Once again, the Compute Stick features a microSD slot for an additional 128GB of storage (on top of the 32GB of internal storage). There's also a micro-USB port for the power adapter. You still need to plug it into an AC adapter, unfortunately, which makes it a tad less portable than it may appear at first. An Intel spokesperson said the company is looking into the SuperMHL standard, which could power future models entirely over HDMI. A small power button lives on the side of the Compute Stick, and this time around there's a small cap to protect the HDMI connector. That should make it less dangerous to chuck it in your bag or pocket.
If your HDMI ports are too crowded on your TV or monitor, Intel has also packed in a small HDMI extension cord to give the Compute Stick a bit of breathing room.
Setup and performance
Installing the Compute Stick was a cinch: I plugged it into my TV, connected the power adapter and plugged in the wireless dongle for my keyboard and mouse. It booted up immediately, and it took about four minutes for me to run through the initial Windows 10 setup process. After a reboot, it took another five minutes to plug in my Windows login details and wait for my user account to bake. That may seem a tad lengthy, but it's on par with what I've seen while setting up other Atom-based computers.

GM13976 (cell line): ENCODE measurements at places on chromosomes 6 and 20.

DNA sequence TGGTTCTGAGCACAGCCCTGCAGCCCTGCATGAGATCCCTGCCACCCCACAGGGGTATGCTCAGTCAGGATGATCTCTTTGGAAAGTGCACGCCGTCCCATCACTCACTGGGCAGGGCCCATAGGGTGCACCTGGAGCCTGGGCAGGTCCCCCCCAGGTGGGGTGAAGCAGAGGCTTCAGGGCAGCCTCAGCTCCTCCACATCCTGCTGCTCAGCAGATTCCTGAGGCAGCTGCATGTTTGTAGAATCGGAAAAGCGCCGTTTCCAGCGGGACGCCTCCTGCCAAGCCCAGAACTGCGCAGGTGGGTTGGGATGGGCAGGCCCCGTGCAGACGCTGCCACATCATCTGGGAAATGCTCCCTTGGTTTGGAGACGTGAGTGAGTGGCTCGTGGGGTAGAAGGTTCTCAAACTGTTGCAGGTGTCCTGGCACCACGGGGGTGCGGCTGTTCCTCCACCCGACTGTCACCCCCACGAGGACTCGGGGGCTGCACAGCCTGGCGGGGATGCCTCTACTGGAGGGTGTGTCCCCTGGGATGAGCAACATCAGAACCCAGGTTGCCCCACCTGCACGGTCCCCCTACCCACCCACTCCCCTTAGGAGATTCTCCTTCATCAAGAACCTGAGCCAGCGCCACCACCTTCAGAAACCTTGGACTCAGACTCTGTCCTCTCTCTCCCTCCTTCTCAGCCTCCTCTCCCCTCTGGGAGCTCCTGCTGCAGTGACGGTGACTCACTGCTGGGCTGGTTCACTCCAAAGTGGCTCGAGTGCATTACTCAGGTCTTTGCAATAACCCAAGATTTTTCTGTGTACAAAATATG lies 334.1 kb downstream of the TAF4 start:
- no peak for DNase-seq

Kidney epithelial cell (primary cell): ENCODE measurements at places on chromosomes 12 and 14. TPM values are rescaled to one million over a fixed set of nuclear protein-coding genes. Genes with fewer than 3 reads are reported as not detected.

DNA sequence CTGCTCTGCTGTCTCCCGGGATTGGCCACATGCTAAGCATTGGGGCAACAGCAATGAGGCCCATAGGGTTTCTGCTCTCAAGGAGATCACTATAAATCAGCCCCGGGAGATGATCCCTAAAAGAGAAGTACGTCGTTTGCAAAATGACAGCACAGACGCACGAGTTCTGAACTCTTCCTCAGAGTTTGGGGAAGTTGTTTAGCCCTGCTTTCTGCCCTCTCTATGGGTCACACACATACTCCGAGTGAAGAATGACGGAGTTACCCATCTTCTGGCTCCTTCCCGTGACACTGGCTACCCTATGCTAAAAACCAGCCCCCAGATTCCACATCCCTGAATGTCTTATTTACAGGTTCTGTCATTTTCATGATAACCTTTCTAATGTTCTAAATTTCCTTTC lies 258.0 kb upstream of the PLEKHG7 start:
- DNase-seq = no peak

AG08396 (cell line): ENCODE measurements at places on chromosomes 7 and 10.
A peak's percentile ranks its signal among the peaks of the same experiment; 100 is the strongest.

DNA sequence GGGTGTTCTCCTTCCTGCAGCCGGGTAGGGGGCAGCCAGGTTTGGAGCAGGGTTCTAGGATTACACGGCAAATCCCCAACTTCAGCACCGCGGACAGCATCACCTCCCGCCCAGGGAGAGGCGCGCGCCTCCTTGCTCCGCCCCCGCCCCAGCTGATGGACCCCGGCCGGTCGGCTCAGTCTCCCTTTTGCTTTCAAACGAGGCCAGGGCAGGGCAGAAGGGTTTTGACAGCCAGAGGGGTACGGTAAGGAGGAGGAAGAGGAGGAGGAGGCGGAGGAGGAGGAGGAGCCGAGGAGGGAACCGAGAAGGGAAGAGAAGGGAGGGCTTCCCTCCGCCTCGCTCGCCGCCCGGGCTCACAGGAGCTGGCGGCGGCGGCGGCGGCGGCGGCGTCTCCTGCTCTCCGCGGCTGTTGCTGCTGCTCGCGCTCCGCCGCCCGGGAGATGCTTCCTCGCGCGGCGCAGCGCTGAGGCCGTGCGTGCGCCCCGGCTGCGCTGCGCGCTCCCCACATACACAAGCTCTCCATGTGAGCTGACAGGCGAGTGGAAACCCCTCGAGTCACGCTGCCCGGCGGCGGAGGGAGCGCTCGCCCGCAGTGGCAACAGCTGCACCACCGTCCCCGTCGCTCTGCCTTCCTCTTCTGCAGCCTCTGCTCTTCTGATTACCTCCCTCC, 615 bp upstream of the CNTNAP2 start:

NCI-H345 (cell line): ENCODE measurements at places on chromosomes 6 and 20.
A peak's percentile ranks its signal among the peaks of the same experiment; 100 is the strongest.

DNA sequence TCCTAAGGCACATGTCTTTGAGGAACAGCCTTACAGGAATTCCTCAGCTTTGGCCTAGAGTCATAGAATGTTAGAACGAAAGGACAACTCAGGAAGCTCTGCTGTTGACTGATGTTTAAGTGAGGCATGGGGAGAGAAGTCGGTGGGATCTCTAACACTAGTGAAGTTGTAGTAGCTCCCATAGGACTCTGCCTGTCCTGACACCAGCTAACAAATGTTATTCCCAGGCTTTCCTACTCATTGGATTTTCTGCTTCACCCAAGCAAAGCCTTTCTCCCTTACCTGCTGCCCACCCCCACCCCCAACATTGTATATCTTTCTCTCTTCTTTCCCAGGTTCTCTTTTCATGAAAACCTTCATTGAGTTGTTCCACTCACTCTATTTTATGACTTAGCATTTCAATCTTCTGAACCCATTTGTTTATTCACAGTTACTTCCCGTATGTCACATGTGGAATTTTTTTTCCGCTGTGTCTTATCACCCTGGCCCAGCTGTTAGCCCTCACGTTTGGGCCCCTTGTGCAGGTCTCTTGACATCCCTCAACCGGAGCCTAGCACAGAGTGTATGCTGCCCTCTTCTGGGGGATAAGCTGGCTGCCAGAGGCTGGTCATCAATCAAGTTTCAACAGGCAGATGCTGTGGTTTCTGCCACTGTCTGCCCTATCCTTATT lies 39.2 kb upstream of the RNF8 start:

||ATTO (top disk speeds)
|Intel Compute Stick (2016) (1.4GHz Atom x5-Z8300)
||E610 / P382
||92 MB/s (reads); 176 MB/s (writes)
|Intel Compute Stick (2015) (1.3GHz Atom Z3735F, Intel HD Graphics)
||E266 / P173
||77 MB/s (reads); 175 MB/s (writes)
|Microsoft Surface 3 (1.6GHz Atom x7-Z8700, Intel HD Graphics)
||E941 / P552
||163 MB/s (reads); 39.2 MB/s (writes)